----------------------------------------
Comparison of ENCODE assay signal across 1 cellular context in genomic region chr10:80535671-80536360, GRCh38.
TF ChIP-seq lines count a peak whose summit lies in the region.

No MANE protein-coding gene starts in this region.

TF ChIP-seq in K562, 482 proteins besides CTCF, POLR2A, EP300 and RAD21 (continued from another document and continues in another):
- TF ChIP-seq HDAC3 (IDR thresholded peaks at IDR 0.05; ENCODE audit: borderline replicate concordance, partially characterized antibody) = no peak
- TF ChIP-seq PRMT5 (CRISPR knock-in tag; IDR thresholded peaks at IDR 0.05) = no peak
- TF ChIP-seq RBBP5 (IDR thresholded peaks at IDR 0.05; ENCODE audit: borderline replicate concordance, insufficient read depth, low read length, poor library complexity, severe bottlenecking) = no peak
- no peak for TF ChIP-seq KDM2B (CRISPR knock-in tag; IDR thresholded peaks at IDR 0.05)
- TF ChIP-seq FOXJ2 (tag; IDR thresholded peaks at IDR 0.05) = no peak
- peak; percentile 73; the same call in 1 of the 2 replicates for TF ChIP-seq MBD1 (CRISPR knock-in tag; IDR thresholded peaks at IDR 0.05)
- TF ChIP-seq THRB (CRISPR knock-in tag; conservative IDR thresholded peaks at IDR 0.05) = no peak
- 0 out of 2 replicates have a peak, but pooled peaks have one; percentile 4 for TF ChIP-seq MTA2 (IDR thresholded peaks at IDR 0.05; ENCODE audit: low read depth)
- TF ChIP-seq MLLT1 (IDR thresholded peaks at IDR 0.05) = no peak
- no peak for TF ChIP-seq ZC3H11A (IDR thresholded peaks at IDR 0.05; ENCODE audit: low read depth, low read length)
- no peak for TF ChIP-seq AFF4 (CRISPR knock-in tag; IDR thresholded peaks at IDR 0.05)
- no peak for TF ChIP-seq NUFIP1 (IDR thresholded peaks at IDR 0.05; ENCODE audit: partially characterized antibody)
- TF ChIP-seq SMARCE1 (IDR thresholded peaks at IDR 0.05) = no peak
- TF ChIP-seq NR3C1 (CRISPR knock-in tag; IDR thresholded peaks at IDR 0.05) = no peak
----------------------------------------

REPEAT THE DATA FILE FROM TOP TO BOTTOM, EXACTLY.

Comparison of ENCODE assay signal across 1 cellular context in genomic region chr10:80535671-80536360, GRCh38.
TF ChIP-seq lines count a peak whose summit lies in the region.

No MANE protein-coding gene starts in this region.

TF ChIP-seq in K562, 482 proteins besides CTCF, POLR2A, EP300 and RAD21 (continued from another document and continues in another):
- TF ChIP-seq HDAC3 (IDR thresholded peaks at IDR 0.05; ENCODE audit: borderline replicate concordance, partially characterized antibody) = no peak
- TF ChIP-seq PRMT5 (CRISPR knock-in tag; IDR thresholded peaks at IDR 0.05) = no peak
- TF ChIP-seq RBBP5 (IDR thresholded peaks at IDR 0.05; ENCODE audit: borderline replicate concordance, insufficient read depth, low read length, poor library complexity, severe bottlenecking) = no peak
- no peak for TF ChIP-seq KDM2B (CRISPR knock-in tag; IDR thresholded peaks at IDR 0.05)
- TF ChIP-seq FOXJ2 (tag; IDR thresholded peaks at IDR 0.05) = no peak
- peak; percentile 73; the same call in 1 of the 2 replicates for TF ChIP-seq MBD1 (CRISPR knock-in tag; IDR thresholded peaks at IDR 0.05)
- TF ChIP-seq THRB (CRISPR knock-in tag; conservative IDR thresholded peaks at IDR 0.05) = no peak
- 0 out of 2 replicates have a peak, but pooled peaks have one; percentile 4 for TF ChIP-seq MTA2 (IDR thresholded peaks at IDR 0.05; ENCODE audit: low read depth)
- TF ChIP-seq MLLT1 (IDR thresholded peaks at IDR 0.05) = no peak
- no peak for TF ChIP-seq ZC3H11A (IDR thresholded peaks at IDR 0.05; ENCODE audit: low read depth, low read length)
- no peak for TF ChIP-seq AFF4 (CRISPR knock-in tag; IDR thresholded peaks at IDR 0.05)
- no peak for TF ChIP-seq NUFIP1 (IDR thresholded peaks at IDR 0.05; ENCODE audit: partially characterized antibody)
- TF ChIP-seq SMARCE1 (IDR thresholded peaks at IDR 0.05) = no peak
- TF ChIP-seq NR3C1 (CRISPR knock-in tag; IDR thresholded peaks at IDR 0.05) = no peak